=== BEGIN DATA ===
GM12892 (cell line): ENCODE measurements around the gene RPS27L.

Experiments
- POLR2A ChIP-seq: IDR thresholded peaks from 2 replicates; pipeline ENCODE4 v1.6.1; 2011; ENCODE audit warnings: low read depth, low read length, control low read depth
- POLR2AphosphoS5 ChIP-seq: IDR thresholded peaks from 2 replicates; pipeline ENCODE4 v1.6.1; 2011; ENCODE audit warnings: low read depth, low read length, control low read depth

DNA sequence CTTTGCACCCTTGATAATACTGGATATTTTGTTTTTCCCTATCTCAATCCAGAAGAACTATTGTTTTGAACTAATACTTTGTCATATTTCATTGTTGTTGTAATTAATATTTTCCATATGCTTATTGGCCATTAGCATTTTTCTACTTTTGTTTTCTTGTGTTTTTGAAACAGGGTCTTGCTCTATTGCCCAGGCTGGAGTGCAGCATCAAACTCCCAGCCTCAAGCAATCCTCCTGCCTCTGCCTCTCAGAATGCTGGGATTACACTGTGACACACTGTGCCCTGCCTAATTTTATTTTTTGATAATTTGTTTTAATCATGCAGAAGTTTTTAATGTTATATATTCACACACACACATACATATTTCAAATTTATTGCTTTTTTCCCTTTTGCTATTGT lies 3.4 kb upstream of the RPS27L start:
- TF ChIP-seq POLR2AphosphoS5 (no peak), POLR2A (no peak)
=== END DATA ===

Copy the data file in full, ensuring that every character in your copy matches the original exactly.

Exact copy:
GM12892 (cell line): ENCODE measurements around the gene RPS27L.

Experiments
- POLR2A ChIP-seq: IDR thresholded peaks from 2 replicates; pipeline ENCODE4 v1.6.1; 2011; ENCODE audit warnings: low read depth, low read length, control low read depth
- POLR2AphosphoS5 ChIP-seq: IDR thresholded peaks from 2 replicates; pipeline ENCODE4 v1.6.1; 2011; ENCODE audit warnings: low read depth, low read length, control low read depth

DNA sequence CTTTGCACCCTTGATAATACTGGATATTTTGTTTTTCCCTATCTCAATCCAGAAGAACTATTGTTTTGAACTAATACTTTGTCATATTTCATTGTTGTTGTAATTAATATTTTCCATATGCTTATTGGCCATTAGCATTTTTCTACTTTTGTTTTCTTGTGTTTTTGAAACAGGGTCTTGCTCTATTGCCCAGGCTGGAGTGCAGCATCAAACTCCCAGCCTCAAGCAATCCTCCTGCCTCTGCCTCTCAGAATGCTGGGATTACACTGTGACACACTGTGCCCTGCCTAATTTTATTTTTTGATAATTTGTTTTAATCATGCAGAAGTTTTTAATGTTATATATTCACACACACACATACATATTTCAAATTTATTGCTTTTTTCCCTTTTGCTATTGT lies 3.4 kb upstream of the RPS27L start:
- TF ChIP-seq POLR2AphosphoS5 (no peak), POLR2A (no peak)